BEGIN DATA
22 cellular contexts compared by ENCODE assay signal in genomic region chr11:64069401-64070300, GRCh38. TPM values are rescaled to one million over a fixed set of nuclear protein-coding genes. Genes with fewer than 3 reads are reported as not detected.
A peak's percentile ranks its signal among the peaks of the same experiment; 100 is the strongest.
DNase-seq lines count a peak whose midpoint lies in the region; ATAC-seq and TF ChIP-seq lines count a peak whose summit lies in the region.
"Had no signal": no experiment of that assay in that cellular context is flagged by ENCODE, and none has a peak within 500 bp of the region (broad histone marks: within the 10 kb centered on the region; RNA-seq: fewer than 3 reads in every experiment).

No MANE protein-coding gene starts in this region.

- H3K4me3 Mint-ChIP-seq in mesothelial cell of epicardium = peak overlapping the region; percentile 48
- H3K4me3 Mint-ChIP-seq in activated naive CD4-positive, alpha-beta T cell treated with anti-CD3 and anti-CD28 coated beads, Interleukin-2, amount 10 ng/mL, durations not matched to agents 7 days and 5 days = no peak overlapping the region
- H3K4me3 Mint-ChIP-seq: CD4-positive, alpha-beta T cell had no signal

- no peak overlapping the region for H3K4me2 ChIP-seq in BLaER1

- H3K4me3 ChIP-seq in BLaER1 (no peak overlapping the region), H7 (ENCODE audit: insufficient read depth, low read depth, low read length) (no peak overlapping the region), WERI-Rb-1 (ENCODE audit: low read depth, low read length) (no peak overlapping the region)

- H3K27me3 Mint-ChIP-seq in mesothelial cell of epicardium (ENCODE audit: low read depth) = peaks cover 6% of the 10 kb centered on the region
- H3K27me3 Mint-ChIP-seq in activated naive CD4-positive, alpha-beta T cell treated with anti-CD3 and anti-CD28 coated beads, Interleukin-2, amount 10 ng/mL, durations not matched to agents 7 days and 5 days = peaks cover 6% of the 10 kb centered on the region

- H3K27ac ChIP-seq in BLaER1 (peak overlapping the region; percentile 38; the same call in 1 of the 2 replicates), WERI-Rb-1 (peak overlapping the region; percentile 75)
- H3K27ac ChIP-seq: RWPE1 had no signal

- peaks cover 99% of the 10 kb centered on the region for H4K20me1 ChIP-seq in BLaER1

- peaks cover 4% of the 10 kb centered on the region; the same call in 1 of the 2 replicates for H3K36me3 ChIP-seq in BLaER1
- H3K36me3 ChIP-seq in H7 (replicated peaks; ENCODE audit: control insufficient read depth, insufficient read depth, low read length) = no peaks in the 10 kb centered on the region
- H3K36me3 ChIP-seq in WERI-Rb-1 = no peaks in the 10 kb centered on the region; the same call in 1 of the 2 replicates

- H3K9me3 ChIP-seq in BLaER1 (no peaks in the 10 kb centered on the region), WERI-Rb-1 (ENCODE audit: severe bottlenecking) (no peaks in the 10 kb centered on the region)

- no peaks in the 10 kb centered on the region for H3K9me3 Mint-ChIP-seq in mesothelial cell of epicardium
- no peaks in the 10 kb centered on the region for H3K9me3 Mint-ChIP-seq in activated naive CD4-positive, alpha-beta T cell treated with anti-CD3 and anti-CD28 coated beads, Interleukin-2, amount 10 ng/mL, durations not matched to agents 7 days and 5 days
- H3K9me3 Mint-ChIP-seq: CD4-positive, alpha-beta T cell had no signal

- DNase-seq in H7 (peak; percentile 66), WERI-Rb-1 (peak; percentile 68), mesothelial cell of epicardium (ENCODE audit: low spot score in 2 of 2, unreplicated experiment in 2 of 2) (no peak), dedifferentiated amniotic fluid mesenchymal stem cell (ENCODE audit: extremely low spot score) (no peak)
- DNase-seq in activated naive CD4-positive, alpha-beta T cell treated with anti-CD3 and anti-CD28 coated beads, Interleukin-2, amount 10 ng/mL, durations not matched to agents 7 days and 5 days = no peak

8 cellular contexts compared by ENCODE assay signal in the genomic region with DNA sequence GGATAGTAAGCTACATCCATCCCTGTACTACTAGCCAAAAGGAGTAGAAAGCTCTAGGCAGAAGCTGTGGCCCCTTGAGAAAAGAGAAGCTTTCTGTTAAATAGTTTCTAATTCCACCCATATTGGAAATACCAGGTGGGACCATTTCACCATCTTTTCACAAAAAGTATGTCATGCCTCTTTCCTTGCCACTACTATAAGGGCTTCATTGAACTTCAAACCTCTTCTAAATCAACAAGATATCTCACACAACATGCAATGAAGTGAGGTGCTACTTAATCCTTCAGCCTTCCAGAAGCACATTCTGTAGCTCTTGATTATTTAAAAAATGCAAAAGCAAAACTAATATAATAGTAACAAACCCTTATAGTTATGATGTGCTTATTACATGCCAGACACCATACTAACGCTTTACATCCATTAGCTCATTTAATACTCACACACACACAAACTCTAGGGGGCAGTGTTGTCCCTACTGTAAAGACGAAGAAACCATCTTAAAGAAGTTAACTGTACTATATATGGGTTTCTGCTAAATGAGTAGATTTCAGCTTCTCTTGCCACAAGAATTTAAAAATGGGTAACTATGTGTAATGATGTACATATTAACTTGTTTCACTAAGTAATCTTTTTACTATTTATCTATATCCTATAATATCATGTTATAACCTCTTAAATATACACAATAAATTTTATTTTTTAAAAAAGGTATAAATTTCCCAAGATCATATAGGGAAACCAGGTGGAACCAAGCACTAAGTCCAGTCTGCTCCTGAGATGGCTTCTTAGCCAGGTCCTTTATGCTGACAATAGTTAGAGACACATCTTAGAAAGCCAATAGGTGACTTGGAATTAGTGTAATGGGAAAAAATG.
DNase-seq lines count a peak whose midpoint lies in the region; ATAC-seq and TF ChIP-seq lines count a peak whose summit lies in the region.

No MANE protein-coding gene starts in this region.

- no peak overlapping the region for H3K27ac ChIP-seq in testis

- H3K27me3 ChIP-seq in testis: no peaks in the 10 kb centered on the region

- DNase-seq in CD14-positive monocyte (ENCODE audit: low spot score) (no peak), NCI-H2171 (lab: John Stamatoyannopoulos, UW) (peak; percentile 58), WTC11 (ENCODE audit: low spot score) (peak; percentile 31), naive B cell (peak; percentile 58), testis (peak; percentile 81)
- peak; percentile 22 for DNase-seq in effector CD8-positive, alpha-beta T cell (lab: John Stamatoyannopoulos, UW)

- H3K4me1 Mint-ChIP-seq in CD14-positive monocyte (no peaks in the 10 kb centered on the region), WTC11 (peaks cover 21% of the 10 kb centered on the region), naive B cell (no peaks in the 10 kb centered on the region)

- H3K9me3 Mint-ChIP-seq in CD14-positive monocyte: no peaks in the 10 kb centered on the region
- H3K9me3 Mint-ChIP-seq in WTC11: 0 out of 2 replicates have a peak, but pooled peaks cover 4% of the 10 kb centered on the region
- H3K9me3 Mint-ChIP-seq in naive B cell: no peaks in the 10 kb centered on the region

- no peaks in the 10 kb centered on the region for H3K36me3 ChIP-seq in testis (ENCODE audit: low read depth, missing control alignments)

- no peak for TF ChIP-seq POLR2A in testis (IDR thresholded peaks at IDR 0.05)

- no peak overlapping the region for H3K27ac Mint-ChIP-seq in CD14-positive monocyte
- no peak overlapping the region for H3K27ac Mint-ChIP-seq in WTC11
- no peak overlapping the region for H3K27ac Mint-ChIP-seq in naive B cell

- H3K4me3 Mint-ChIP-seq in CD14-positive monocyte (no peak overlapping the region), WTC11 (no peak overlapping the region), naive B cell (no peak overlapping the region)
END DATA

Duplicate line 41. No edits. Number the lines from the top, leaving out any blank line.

- H3K4me3 Mint-ChIP-seq in CD14-positive monocyte (no peak overlapping the region), WTC11 (no peak overlapping the region), naive B cell (no peak overlapping the region)